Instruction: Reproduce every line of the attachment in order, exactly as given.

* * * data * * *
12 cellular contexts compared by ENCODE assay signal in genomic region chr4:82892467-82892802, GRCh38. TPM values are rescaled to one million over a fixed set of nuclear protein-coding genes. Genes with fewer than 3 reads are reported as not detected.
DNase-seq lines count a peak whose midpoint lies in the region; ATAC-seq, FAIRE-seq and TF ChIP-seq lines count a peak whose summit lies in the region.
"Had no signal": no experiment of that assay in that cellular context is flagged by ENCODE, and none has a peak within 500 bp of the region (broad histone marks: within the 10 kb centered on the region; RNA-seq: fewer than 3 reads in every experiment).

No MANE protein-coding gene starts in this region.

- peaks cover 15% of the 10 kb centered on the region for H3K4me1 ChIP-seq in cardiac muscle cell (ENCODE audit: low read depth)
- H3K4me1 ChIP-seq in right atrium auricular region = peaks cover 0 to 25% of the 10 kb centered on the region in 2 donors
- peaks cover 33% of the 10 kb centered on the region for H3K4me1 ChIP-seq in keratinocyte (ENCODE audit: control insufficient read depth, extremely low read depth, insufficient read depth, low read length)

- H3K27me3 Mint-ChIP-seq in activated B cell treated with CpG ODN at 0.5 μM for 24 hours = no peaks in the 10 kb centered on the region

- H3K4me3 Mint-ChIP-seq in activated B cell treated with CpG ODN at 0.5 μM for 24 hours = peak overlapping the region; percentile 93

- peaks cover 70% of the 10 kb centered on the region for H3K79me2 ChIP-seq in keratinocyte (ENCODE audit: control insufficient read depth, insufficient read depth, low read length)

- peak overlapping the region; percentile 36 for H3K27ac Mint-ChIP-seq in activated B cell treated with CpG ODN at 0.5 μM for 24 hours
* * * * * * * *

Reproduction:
12 cellular contexts compared by ENCODE assay signal in genomic region chr4:82892467-82892802, GRCh38. TPM values are rescaled to one million over a fixed set of nuclear protein-coding genes. Genes with fewer than 3 reads are reported as not detected.
DNase-seq lines count a peak whose midpoint lies in the region; ATAC-seq, FAIRE-seq and TF ChIP-seq lines count a peak whose summit lies in the region.
"Had no signal": no experiment of that assay in that cellular context is flagged by ENCODE, and none has a peak within 500 bp of the region (broad histone marks: within the 10 kb centered on the region; RNA-seq: fewer than 3 reads in every experiment).

No MANE protein-coding gene starts in this region.

- peaks cover 15% of the 10 kb centered on the region for H3K4me1 ChIP-seq in cardiac muscle cell (ENCODE audit: low read depth)
- H3K4me1 ChIP-seq in right atrium auricular region = peaks cover 0 to 25% of the 10 kb centered on the region in 2 donors
- peaks cover 33% of the 10 kb centered on the region for H3K4me1 ChIP-seq in keratinocyte (ENCODE audit: control insufficient read depth, extremely low read depth, insufficient read depth, low read length)

- H3K27me3 Mint-ChIP-seq in activated B cell treated with CpG ODN at 0.5 μM for 24 hours = no peaks in the 10 kb centered on the region

- H3K4me3 Mint-ChIP-seq in activated B cell treated with CpG ODN at 0.5 μM for 24 hours = peak overlapping the region; percentile 93

- peaks cover 70% of the 10 kb centered on the region for H3K79me2 ChIP-seq in keratinocyte (ENCODE audit: control insufficient read depth, insufficient read depth, low read length)

- peak overlapping the region; percentile 36 for H3K27ac Mint-ChIP-seq in activated B cell treated with CpG ODN at 0.5 μM for 24 hours